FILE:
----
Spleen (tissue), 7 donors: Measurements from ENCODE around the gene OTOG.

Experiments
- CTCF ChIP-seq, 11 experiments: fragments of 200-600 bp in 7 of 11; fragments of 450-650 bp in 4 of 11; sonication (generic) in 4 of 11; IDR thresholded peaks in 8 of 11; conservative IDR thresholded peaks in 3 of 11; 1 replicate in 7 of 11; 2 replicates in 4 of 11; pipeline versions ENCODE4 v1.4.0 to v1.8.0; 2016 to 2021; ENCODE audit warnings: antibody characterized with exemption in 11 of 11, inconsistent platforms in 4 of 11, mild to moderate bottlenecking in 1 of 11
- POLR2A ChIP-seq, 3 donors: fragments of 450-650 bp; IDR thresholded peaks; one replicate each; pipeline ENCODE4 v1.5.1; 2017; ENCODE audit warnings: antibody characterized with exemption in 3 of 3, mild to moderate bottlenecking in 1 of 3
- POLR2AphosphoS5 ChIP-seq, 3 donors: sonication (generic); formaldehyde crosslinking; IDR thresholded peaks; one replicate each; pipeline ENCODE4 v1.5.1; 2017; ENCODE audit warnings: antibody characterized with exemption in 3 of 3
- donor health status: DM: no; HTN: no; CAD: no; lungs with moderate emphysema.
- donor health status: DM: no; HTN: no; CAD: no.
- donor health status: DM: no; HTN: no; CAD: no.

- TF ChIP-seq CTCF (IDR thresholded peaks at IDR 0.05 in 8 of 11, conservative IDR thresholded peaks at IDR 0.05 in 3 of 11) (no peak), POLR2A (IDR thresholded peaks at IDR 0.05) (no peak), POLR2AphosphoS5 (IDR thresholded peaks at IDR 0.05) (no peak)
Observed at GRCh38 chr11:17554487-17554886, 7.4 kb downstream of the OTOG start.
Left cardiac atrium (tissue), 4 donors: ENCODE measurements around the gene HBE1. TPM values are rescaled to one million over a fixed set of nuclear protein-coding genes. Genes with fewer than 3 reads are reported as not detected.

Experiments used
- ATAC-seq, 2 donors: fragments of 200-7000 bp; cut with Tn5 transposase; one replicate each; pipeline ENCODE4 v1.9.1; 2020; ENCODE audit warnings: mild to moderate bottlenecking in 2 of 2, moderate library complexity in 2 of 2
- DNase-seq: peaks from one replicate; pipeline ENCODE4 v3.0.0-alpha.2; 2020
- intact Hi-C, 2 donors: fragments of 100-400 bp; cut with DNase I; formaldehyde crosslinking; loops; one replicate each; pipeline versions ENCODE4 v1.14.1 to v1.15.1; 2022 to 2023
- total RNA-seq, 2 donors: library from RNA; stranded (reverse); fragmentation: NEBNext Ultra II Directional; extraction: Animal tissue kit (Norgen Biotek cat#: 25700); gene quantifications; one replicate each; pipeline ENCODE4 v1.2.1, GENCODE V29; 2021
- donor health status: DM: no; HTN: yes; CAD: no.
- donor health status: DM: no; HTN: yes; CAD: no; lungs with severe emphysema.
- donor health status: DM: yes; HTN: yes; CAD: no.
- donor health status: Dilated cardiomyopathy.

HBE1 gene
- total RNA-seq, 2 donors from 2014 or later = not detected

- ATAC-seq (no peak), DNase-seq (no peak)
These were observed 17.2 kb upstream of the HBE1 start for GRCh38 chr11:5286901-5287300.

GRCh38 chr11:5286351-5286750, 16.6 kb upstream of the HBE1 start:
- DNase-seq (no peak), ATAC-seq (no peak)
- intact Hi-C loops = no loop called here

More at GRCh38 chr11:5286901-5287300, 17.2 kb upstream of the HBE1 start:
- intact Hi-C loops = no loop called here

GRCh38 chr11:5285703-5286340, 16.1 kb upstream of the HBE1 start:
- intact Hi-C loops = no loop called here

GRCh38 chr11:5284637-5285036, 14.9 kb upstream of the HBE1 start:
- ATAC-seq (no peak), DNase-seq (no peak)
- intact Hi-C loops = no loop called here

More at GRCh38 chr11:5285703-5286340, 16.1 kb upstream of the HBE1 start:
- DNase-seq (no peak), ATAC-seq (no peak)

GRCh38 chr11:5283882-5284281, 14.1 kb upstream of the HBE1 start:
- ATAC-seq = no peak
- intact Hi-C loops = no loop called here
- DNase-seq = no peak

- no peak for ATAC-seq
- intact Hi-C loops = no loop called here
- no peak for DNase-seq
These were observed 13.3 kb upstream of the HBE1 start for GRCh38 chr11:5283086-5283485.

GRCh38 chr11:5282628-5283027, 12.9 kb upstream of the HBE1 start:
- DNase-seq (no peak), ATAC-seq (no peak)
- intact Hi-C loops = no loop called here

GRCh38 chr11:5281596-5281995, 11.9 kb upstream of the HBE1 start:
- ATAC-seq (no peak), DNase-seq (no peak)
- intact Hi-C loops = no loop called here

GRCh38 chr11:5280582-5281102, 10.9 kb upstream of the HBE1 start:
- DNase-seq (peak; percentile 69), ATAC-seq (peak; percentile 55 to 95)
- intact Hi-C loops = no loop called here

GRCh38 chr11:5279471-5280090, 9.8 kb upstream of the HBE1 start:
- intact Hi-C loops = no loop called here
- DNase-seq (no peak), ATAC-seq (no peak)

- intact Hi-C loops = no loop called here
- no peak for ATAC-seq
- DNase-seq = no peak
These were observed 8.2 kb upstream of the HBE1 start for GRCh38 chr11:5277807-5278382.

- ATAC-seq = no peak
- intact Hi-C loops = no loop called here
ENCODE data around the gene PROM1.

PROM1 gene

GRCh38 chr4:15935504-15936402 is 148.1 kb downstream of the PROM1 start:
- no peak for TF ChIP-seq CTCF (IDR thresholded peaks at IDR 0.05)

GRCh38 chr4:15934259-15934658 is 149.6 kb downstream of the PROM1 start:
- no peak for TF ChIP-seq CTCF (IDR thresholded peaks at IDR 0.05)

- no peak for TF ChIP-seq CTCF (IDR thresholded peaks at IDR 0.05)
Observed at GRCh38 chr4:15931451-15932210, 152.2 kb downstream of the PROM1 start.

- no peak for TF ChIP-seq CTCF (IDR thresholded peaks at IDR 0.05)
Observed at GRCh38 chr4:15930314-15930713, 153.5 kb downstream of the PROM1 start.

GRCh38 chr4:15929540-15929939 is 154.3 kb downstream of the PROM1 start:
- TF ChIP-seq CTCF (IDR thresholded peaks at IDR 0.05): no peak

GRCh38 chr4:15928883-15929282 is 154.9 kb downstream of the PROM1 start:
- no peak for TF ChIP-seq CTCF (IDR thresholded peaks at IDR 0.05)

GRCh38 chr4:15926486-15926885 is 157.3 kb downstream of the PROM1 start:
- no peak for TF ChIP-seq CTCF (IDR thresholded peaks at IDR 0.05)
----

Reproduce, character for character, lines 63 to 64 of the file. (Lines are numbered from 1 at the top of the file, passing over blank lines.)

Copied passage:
ENCODE data around the gene PROM1.

PROM1 gene